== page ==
رهبری و سطوح تجزیه و تحلیل: مرور کیفیت علوم
|کد مقاله||سال انتشار||تعداد صفحات مقاله انگلیسی||ترجمه فارسی|
|13661||2005||41 صفحه PDF||سفارش دهید|
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Publisher : Elsevier - Science Direct (الزویر - ساینس دایرکت)
Journal : The Leadership Quarterly, Volume 16, Issue 6, December 2005, Pages 879–919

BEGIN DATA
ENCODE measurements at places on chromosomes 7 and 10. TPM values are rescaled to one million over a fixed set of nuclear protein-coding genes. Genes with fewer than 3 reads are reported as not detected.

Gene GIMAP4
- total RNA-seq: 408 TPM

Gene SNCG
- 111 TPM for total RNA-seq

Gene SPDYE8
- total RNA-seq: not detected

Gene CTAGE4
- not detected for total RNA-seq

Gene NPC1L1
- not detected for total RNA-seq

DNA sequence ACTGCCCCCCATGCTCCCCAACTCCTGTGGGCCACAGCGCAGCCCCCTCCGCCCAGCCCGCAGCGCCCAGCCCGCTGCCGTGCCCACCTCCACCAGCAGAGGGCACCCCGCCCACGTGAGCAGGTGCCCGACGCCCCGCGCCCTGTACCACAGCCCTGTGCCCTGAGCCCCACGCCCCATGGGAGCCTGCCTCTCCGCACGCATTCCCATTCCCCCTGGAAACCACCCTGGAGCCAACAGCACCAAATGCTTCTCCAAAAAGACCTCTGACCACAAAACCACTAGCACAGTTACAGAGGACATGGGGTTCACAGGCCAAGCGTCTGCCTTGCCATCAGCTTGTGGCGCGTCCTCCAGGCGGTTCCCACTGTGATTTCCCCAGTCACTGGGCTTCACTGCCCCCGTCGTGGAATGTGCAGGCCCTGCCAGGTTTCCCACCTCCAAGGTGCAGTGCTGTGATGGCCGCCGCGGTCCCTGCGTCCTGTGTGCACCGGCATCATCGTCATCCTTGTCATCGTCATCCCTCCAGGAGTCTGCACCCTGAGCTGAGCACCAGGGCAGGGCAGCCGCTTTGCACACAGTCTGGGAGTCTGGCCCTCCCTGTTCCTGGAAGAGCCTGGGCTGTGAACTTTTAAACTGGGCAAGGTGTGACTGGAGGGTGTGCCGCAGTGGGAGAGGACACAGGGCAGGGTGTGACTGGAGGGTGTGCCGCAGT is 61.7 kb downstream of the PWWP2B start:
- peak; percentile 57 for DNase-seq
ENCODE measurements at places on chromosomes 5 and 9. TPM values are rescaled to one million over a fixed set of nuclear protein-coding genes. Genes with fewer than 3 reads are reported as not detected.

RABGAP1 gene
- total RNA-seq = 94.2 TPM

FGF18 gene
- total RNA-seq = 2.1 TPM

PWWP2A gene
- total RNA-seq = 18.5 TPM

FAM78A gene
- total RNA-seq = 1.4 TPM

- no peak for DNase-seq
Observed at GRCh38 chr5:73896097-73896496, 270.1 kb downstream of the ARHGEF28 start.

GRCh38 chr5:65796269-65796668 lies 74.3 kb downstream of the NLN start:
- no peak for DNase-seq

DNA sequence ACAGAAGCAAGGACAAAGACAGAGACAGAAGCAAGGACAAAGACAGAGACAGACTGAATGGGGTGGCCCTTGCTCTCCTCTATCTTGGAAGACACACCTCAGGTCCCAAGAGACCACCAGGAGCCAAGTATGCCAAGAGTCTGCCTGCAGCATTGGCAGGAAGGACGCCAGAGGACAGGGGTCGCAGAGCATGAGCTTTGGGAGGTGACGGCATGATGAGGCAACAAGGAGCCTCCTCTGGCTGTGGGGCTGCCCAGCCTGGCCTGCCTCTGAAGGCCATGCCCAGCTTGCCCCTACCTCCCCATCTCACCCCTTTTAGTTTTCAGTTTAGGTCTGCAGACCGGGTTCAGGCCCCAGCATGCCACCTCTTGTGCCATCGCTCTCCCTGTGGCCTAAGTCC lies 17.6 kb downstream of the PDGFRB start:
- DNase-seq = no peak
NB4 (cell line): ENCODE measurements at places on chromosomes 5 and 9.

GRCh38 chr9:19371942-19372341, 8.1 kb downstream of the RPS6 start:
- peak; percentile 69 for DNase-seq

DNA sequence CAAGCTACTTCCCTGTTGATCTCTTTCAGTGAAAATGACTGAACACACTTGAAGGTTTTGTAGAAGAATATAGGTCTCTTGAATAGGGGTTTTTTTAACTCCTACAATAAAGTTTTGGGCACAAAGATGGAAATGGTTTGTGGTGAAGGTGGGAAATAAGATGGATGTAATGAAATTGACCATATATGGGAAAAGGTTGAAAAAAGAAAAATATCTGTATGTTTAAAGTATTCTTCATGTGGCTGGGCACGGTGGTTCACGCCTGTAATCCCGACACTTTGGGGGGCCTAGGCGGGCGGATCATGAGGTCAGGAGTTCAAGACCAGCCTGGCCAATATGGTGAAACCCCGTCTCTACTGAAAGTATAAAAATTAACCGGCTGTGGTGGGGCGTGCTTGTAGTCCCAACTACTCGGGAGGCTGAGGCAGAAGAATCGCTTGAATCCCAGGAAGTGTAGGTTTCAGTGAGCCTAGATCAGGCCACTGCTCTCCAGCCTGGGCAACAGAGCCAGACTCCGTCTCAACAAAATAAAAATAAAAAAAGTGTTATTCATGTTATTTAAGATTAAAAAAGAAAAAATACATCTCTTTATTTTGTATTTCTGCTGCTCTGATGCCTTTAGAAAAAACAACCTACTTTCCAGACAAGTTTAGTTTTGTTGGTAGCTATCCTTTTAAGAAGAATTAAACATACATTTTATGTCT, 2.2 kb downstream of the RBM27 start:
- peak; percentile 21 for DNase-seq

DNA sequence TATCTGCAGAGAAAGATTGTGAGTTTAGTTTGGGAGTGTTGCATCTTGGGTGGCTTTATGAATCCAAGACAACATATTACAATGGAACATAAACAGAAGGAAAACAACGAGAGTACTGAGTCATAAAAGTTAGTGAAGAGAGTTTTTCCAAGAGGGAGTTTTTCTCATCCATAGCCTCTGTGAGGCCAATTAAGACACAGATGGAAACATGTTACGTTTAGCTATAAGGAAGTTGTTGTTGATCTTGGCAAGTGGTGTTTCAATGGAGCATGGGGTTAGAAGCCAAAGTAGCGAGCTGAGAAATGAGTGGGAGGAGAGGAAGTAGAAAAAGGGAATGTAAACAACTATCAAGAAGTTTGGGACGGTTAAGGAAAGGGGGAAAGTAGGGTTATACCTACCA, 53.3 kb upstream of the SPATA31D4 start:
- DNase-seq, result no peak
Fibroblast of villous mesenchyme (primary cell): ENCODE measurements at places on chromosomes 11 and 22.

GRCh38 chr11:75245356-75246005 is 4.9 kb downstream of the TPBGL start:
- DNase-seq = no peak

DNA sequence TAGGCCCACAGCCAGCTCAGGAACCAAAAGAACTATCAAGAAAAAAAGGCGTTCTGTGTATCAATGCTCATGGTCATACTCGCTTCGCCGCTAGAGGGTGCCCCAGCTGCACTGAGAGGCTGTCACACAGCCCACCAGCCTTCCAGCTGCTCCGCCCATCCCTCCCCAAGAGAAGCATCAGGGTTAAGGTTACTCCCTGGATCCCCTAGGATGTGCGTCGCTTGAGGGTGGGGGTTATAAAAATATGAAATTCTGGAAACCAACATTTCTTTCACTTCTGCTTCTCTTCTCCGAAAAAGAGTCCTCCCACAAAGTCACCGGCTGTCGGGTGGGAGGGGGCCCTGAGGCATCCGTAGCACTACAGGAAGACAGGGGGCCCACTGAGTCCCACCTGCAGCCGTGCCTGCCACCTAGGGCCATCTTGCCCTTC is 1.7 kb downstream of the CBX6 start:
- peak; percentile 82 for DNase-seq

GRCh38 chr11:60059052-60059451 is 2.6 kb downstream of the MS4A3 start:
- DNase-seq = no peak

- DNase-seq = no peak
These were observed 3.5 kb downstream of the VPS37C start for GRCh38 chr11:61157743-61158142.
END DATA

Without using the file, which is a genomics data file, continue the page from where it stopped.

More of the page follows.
The purpose of this article is to present a comprehensive, qualitative, narrative review of the leadership literature with an explicit focus on levels-of-analysis issues. Focusing on conceptual and empirical publications (books, book chapters, and journal articles) over the last 10 years in 17 areas of leadership research, we reviewed and coded 348 journal articles and book chapters for the degree of appropriate inclusion and use of levels of analysis in theory formulation, construct/variable measurement, data analytic techniques, and inference drawing. In general, while the literature on leadership is vast and growing, relatively few studies in any of the areas of leadership research have addressed levels-of-analysis issues appropriately in theory, measurement, data analysis, and inference drawing. Nevertheless, the findings reported are encouraging, as levels issues are still relatively new to the leadership field and some progress clearly has been made in the last decade. The implications of the current state-of-the-science for future research and the advancement of study in leadership are discussed.